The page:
At the time of writing [September 2010], we have three buildings under construction that have reasonable expectations of meeting the Living Building Challenge. With all this accumulated experience, we have come to the conclusion that it is most important to do the right thing – whether or not this gets you credit under LEED.
It is possible that we have a degree of bias, but we do believe that the structural design of buildings is badly underrepresented in the LEED rating system. While the building structure typically represents 20% of the construction value of the project, it usually contributes to only 3 – 4 out of 70 credits in LEED NC in Canada. Limited to the Materials and Resources section, structure can contribute to a local materials credit, a recycled materials credit, or the certified wood credit should the structure happen to be of Forest Stewardship Council [FSC] certified wood. There is also the possibility of a Design Innovation credit, but in this case any structural innovation will be competing with all the other design innovations there might be in the project.
Even pursuing these few credits has presented us with a dilemma on several projects. The relative scarcity of FSC certified construction lumber in British Columbia can mean that using local lumber [even if certified under another reputable system] can brand the project as less sustainable. Even though local certified lumber is the logical choice, the pursuit of the LEED credit may require the contractor to do some cross border shopping.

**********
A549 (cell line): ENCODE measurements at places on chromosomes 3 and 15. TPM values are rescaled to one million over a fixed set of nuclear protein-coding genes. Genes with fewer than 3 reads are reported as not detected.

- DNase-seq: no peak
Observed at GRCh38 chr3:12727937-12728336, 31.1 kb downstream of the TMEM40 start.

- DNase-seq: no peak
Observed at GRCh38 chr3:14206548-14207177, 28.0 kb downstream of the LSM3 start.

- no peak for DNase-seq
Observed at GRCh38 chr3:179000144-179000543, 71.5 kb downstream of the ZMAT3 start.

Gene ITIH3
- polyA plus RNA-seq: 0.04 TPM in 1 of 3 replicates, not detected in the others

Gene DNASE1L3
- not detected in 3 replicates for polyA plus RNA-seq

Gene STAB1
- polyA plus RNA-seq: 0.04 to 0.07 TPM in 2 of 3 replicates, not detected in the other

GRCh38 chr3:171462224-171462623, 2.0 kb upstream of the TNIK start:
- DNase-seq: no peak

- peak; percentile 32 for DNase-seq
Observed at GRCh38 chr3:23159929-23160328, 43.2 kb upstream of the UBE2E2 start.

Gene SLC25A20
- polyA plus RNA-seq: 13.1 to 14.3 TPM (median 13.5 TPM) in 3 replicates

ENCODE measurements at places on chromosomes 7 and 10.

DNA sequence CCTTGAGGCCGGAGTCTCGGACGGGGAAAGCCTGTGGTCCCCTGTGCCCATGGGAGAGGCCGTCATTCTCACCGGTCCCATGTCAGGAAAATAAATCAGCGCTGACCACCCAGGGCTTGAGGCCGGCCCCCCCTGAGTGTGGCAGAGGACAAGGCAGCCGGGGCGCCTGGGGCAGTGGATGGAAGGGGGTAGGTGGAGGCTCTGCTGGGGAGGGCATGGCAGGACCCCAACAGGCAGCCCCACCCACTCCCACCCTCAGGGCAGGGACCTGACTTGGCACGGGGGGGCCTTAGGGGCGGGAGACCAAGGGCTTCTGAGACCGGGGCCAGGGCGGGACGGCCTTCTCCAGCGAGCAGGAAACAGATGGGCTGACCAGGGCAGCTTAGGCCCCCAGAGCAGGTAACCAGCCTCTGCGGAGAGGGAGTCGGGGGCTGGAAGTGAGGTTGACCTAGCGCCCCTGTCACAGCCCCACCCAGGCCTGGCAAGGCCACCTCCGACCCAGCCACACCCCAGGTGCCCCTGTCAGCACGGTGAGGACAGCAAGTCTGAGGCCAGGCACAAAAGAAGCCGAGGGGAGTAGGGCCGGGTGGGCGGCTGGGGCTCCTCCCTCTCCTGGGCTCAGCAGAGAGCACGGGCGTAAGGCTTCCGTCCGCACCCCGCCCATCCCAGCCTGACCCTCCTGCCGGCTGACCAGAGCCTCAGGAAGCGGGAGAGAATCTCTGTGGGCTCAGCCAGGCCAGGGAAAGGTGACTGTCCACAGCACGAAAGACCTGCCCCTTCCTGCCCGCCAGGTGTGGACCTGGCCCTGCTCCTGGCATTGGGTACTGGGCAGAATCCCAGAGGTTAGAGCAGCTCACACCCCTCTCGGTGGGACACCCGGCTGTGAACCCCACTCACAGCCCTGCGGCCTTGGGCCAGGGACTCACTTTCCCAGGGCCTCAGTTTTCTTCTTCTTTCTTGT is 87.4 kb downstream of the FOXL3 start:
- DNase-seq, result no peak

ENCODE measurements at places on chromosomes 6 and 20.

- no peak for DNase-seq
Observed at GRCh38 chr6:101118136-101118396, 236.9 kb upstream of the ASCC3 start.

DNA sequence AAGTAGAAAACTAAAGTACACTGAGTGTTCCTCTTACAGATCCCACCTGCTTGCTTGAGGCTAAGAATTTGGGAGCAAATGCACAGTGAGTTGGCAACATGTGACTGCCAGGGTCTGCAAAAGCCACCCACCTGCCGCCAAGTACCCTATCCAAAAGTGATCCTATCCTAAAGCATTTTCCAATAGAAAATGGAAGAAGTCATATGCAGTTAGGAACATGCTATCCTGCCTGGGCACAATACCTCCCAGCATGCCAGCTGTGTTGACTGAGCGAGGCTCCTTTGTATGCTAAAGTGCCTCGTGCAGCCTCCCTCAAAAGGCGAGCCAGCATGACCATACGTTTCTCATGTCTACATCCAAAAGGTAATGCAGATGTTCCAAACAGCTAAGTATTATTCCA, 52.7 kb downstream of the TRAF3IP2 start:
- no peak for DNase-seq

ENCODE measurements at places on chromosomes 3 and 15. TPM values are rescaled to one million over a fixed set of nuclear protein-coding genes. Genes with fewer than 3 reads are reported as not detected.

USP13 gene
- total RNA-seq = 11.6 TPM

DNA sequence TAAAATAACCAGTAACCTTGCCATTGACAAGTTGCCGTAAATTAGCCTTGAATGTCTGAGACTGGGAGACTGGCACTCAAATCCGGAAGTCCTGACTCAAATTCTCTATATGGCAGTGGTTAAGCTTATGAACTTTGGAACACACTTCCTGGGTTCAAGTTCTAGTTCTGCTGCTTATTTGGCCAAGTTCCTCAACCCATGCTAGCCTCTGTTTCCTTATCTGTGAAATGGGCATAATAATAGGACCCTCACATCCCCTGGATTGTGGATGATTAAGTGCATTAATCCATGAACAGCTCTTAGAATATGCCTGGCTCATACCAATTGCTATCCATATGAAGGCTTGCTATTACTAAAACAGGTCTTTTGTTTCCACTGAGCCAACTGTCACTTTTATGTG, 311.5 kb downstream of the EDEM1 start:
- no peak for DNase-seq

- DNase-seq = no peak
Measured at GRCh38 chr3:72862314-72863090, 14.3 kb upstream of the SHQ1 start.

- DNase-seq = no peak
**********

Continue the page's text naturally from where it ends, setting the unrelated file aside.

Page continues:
In the face of international recognition of other common North American certification systems such as CSA and SFI, the USGBC initiated a review of this issue in 2005. The decision was made to create a LEED Benchmark and offer other certification systems the opportunity to demonstrate compliance and so become eligible for the LEED credit.
In 2008, the USGBC published the first draft of its Forest Certification Benchmark and invited comment from all interested parties. More than two years later, the process is in the fourth draft stage. The Benchmark contains 81 criteria that must be met to achieve compliance, making it unlikely that this will be a straightforward or streamlined process. Again, given the acceptance by other international green building certification systems of non-FSC certified material, this seems an enormous and unwarranted effort for the clarification of a single credit, particularly when other structural materials such as steel and concrete do not appear to be subject to the same scrutiny.